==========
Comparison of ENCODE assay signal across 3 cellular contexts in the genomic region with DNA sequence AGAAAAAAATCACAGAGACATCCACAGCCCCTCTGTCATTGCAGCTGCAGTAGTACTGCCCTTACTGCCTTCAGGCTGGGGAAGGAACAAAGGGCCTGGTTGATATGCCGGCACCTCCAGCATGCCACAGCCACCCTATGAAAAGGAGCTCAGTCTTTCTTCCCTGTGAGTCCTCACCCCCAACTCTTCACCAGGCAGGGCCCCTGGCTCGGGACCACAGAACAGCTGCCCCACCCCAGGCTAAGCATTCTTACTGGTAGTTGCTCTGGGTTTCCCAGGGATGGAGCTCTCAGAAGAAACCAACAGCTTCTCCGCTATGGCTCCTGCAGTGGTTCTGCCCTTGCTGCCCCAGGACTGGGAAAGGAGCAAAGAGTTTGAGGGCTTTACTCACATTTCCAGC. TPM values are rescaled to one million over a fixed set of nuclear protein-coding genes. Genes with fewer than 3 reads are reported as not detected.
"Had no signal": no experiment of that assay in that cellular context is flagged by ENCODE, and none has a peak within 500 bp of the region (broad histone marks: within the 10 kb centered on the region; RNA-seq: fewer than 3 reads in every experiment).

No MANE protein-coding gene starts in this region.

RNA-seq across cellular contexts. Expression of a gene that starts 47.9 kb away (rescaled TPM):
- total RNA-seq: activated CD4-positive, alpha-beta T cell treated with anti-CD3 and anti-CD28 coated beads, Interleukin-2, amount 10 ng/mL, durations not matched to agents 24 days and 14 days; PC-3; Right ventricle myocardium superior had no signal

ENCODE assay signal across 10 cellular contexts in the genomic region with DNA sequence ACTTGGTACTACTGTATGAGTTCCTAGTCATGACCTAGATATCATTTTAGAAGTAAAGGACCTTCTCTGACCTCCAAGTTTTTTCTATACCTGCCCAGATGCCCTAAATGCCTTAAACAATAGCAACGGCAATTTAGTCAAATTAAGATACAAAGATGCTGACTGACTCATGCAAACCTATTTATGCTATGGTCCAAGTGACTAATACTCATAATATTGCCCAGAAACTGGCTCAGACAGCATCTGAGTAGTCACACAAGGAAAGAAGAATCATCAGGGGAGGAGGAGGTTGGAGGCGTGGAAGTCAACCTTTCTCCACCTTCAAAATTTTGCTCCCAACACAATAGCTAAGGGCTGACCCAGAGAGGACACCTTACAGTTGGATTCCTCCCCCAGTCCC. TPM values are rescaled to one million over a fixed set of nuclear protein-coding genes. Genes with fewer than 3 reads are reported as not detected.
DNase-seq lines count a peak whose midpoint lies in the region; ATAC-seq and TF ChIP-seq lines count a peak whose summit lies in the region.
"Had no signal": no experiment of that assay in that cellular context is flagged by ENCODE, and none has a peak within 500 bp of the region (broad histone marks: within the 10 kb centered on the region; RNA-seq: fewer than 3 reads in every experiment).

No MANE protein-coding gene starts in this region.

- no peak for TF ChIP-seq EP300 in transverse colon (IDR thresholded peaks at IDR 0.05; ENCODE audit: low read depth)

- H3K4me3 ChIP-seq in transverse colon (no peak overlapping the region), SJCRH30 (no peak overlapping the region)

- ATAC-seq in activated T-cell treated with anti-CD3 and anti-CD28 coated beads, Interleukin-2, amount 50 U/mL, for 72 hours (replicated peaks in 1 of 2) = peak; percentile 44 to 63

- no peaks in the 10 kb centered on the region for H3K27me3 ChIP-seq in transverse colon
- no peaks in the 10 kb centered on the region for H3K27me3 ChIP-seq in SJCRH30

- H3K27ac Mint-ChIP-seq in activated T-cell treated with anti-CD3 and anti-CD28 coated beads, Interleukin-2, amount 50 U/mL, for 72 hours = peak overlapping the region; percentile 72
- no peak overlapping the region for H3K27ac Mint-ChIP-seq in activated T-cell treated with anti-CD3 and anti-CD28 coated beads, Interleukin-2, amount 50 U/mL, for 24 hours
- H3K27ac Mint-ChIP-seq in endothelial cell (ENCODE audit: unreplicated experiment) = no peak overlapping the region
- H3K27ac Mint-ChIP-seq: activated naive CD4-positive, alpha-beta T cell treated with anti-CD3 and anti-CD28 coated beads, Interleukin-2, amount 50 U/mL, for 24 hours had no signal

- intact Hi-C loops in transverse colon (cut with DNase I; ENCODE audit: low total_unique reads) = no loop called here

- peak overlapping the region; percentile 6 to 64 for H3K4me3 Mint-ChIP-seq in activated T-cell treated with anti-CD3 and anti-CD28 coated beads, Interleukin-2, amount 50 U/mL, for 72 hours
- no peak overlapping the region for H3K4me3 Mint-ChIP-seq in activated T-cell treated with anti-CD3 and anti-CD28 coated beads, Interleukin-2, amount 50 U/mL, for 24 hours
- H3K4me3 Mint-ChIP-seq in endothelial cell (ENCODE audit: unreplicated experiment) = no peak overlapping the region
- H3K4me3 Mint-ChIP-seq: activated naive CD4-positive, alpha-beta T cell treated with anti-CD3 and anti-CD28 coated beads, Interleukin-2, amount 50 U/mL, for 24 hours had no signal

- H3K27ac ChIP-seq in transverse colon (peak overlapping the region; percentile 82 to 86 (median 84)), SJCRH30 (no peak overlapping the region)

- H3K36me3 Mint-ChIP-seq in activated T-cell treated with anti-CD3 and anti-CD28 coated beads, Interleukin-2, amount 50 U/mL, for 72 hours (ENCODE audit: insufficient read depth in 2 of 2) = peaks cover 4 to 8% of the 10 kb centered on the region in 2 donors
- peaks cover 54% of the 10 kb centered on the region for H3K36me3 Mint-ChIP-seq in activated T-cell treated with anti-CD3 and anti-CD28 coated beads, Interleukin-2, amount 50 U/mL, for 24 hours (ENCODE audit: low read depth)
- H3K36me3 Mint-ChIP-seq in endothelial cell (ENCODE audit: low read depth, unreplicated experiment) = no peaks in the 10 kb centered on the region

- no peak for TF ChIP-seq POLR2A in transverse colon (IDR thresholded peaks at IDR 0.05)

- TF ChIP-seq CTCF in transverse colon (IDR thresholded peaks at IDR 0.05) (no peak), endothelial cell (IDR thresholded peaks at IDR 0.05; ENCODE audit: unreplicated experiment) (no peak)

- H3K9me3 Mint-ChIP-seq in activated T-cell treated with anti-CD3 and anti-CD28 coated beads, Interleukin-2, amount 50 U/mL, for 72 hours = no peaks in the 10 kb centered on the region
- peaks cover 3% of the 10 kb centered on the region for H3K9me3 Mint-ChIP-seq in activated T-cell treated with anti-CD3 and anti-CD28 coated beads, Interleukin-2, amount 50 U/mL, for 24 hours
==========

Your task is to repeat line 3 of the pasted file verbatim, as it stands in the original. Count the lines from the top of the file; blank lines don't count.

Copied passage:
No MANE protein-coding gene starts in this region.